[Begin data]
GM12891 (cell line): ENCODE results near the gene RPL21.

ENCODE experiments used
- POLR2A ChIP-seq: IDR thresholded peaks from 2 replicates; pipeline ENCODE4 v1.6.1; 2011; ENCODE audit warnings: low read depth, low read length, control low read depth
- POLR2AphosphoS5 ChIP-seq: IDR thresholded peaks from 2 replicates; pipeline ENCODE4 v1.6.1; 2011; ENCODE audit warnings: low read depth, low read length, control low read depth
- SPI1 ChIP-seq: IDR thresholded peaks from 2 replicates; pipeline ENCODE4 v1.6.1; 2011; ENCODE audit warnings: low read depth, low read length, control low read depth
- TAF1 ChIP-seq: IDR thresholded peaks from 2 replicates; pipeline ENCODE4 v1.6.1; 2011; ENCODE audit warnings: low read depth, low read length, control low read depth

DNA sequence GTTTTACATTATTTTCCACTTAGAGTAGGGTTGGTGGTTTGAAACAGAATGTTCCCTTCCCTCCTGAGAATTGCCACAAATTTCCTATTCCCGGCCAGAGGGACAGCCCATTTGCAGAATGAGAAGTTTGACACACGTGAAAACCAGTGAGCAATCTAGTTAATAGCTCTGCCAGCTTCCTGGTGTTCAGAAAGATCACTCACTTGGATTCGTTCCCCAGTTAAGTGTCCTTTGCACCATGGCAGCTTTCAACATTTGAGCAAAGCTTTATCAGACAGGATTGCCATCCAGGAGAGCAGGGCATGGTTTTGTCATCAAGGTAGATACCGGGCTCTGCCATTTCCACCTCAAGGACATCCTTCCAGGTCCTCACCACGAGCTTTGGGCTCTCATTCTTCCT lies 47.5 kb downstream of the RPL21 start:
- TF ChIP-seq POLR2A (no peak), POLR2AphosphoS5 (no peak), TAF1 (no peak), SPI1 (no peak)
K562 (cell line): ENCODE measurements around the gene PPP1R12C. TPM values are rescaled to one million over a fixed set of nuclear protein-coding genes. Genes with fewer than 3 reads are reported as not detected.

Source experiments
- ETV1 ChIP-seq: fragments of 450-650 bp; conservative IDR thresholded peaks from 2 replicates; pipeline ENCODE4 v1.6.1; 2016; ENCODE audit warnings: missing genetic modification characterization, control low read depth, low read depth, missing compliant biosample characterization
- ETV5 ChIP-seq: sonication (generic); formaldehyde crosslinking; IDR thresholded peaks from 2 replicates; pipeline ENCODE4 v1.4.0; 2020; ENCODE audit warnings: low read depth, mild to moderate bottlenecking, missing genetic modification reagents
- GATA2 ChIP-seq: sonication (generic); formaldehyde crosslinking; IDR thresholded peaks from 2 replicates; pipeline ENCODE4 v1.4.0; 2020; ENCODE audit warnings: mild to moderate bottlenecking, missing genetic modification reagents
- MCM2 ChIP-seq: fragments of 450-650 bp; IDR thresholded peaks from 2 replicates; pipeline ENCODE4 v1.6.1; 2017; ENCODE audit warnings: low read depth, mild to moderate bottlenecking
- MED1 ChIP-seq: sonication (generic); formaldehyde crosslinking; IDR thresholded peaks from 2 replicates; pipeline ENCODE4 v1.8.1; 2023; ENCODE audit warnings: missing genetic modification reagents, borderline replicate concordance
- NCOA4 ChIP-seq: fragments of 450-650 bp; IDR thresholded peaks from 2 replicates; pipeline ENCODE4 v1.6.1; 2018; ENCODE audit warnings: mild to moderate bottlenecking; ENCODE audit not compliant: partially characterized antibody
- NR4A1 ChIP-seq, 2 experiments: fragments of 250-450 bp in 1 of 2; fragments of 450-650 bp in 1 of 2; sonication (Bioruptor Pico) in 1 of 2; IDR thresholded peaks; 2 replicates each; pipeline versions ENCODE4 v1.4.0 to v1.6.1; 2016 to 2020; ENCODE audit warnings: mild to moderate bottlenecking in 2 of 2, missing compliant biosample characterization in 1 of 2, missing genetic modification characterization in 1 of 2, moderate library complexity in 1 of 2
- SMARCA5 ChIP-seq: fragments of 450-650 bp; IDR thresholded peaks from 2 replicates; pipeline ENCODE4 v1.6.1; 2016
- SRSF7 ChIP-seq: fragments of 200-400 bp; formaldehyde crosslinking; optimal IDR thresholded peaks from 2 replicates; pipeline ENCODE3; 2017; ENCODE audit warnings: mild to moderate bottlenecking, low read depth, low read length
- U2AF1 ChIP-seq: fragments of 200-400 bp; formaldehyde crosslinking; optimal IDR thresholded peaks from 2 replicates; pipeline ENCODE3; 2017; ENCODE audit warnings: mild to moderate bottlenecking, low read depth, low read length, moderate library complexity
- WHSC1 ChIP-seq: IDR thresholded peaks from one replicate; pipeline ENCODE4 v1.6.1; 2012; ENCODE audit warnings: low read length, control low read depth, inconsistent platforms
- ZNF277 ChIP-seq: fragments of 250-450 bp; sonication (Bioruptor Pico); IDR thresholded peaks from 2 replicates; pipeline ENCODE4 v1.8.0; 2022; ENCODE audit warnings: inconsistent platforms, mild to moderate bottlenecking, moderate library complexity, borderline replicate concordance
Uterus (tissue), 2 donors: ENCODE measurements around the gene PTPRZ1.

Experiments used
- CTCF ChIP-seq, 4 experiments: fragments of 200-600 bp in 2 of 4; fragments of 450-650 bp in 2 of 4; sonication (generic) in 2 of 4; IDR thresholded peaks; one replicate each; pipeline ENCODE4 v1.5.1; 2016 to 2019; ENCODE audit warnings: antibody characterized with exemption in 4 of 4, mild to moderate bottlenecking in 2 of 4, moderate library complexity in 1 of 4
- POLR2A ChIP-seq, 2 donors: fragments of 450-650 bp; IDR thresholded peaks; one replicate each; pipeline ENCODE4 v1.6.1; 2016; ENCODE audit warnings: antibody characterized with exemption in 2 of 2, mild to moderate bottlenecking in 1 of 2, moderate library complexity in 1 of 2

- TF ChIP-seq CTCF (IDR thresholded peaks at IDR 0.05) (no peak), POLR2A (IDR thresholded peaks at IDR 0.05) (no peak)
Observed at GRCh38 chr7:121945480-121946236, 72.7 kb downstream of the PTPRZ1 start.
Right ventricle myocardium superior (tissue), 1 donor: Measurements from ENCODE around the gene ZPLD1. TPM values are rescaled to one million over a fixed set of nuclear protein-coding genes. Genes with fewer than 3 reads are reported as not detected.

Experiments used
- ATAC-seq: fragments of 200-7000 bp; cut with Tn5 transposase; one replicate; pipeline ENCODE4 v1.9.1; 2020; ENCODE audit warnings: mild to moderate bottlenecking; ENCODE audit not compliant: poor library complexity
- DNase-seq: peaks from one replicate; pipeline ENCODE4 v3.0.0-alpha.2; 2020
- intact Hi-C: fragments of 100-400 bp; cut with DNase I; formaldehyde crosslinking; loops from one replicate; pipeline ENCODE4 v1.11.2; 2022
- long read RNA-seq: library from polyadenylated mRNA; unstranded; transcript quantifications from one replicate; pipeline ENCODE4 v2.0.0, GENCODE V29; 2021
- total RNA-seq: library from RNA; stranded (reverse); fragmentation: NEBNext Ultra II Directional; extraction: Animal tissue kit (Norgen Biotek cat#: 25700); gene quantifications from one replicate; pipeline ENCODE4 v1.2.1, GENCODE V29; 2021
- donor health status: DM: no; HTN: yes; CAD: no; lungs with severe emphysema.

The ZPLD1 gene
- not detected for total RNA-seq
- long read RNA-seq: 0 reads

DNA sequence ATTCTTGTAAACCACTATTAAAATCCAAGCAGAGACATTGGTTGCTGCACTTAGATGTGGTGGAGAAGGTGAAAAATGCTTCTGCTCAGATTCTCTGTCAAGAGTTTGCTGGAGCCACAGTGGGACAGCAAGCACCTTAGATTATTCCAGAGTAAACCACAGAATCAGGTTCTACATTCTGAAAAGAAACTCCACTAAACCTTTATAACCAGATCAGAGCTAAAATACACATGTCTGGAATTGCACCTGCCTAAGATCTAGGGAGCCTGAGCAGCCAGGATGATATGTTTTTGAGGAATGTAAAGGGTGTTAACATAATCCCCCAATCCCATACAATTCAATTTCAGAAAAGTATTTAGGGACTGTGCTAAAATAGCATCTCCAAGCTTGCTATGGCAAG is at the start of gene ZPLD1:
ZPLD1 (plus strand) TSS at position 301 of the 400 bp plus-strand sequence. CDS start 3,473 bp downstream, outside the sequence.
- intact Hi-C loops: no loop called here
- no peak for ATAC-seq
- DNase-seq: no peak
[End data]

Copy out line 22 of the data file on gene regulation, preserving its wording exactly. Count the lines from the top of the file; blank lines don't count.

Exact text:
- ZNF277 ChIP-seq: fragments of 250-450 bp; sonication (Bioruptor Pico); IDR thresholded peaks from 2 replicates; pipeline ENCODE4 v1.8.0; 2022; ENCODE audit warnings: inconsistent platforms, mild to moderate bottlenecking, moderate library complexity, borderline replicate concordance